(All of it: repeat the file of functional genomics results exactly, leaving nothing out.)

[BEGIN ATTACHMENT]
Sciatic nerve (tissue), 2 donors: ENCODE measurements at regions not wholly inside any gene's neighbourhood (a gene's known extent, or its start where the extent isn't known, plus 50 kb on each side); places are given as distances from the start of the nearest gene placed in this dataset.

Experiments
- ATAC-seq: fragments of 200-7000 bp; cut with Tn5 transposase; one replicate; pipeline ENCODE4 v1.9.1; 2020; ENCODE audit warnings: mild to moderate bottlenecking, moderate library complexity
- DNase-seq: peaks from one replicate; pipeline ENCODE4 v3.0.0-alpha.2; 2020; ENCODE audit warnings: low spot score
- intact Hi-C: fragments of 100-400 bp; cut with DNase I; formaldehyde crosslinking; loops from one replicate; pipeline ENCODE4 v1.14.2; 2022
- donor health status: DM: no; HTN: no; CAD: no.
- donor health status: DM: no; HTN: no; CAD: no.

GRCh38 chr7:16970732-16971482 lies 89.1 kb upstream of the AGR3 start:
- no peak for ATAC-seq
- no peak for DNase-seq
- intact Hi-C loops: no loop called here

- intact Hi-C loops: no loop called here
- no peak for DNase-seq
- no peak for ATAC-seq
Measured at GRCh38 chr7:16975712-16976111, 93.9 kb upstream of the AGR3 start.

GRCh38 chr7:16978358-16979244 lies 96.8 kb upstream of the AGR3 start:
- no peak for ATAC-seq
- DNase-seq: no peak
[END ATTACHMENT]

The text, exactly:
Sciatic nerve (tissue), 2 donors: ENCODE measurements at regions not wholly inside any gene's neighbourhood (a gene's known extent, or its start where the extent isn't known, plus 50 kb on each side); places are given as distances from the start of the nearest gene placed in this dataset.

Experiments
- ATAC-seq: fragments of 200-7000 bp; cut with Tn5 transposase; one replicate; pipeline ENCODE4 v1.9.1; 2020; ENCODE audit warnings: mild to moderate bottlenecking, moderate library complexity
- DNase-seq: peaks from one replicate; pipeline ENCODE4 v3.0.0-alpha.2; 2020; ENCODE audit warnings: low spot score
- intact Hi-C: fragments of 100-400 bp; cut with DNase I; formaldehyde crosslinking; loops from one replicate; pipeline ENCODE4 v1.14.2; 2022
- donor health status: DM: no; HTN: no; CAD: no.
- donor health status: DM: no; HTN: no; CAD: no.

GRCh38 chr7:16970732-16971482 lies 89.1 kb upstream of the AGR3 start:
- no peak for ATAC-seq
- no peak for DNase-seq
- intact Hi-C loops: no loop called here

- intact Hi-C loops: no loop called here
- no peak for DNase-seq
- no peak for ATAC-seq
Measured at GRCh38 chr7:16975712-16976111, 93.9 kb upstream of the AGR3 start.

GRCh38 chr7:16978358-16979244 lies 96.8 kb upstream of the AGR3 start:
- no peak for ATAC-seq
- DNase-seq: no peak